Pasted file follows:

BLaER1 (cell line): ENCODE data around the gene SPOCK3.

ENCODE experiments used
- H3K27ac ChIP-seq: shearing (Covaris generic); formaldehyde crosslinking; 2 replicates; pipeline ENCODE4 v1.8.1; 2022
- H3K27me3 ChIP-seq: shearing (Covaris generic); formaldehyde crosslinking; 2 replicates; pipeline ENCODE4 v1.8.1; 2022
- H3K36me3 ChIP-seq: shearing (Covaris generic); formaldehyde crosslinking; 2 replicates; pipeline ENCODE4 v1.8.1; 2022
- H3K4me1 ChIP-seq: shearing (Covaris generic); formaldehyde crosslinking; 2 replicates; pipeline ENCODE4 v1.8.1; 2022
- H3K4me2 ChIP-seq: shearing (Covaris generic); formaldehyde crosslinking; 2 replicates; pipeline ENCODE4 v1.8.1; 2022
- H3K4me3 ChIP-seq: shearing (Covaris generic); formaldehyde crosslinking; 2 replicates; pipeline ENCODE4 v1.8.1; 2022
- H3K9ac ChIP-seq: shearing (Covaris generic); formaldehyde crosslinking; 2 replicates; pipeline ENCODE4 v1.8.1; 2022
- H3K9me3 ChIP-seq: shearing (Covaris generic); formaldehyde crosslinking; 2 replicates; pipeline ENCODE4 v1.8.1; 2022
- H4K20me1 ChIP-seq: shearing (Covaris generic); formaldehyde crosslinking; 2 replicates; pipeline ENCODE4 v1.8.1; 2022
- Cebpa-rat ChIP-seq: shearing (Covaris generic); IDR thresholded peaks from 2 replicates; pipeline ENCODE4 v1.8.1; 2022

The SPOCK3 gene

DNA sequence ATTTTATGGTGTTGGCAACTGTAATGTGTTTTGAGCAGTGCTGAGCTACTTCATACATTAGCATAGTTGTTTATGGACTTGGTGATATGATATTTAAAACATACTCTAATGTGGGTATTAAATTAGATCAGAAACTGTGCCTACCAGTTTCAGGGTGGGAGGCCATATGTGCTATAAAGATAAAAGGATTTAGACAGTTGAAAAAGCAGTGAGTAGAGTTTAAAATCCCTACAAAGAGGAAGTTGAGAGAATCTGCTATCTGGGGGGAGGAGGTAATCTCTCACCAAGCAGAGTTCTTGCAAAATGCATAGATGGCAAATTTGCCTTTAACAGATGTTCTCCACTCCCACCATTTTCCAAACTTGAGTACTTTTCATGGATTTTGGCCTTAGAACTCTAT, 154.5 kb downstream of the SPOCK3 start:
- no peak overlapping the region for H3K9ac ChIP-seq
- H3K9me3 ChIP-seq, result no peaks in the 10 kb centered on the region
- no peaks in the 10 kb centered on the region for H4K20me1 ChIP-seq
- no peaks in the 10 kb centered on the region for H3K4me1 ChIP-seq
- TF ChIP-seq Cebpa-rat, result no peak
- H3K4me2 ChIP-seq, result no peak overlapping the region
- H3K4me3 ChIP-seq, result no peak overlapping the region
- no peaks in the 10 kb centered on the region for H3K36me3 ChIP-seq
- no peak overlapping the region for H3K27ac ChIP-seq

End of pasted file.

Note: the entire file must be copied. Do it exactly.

BLaER1 (cell line): ENCODE data around the gene SPOCK3.

ENCODE experiments used
- H3K27ac ChIP-seq: shearing (Covaris generic); formaldehyde crosslinking; 2 replicates; pipeline ENCODE4 v1.8.1; 2022
- H3K27me3 ChIP-seq: shearing (Covaris generic); formaldehyde crosslinking; 2 replicates; pipeline ENCODE4 v1.8.1; 2022
- H3K36me3 ChIP-seq: shearing (Covaris generic); formaldehyde crosslinking; 2 replicates; pipeline ENCODE4 v1.8.1; 2022
- H3K4me1 ChIP-seq: shearing (Covaris generic); formaldehyde crosslinking; 2 replicates; pipeline ENCODE4 v1.8.1; 2022
- H3K4me2 ChIP-seq: shearing (Covaris generic); formaldehyde crosslinking; 2 replicates; pipeline ENCODE4 v1.8.1; 2022
- H3K4me3 ChIP-seq: shearing (Covaris generic); formaldehyde crosslinking; 2 replicates; pipeline ENCODE4 v1.8.1; 2022
- H3K9ac ChIP-seq: shearing (Covaris generic); formaldehyde crosslinking; 2 replicates; pipeline ENCODE4 v1.8.1; 2022
- H3K9me3 ChIP-seq: shearing (Covaris generic); formaldehyde crosslinking; 2 replicates; pipeline ENCODE4 v1.8.1; 2022
- H4K20me1 ChIP-seq: shearing (Covaris generic); formaldehyde crosslinking; 2 replicates; pipeline ENCODE4 v1.8.1; 2022
- Cebpa-rat ChIP-seq: shearing (Covaris generic); IDR thresholded peaks from 2 replicates; pipeline ENCODE4 v1.8.1; 2022

The SPOCK3 gene

DNA sequence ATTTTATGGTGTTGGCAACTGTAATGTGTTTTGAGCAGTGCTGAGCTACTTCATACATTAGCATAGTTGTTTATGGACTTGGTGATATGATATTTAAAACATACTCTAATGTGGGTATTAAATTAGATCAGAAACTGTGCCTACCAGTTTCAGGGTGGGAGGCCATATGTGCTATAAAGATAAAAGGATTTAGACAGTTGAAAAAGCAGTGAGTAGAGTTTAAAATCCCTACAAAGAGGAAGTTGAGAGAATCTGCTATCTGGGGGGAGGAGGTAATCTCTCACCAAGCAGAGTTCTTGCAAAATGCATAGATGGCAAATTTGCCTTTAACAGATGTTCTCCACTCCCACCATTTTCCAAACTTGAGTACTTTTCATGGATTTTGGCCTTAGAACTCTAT, 154.5 kb downstream of the SPOCK3 start:
- no peak overlapping the region for H3K9ac ChIP-seq
- H3K9me3 ChIP-seq, result no peaks in the 10 kb centered on the region
- no peaks in the 10 kb centered on the region for H4K20me1 ChIP-seq
- no peaks in the 10 kb centered on the region for H3K4me1 ChIP-seq
- TF ChIP-seq Cebpa-rat, result no peak
- H3K4me2 ChIP-seq, result no peak overlapping the region
- H3K4me3 ChIP-seq, result no peak overlapping the region
- no peaks in the 10 kb centered on the region for H3K36me3 ChIP-seq
- no peak overlapping the region for H3K27ac ChIP-seq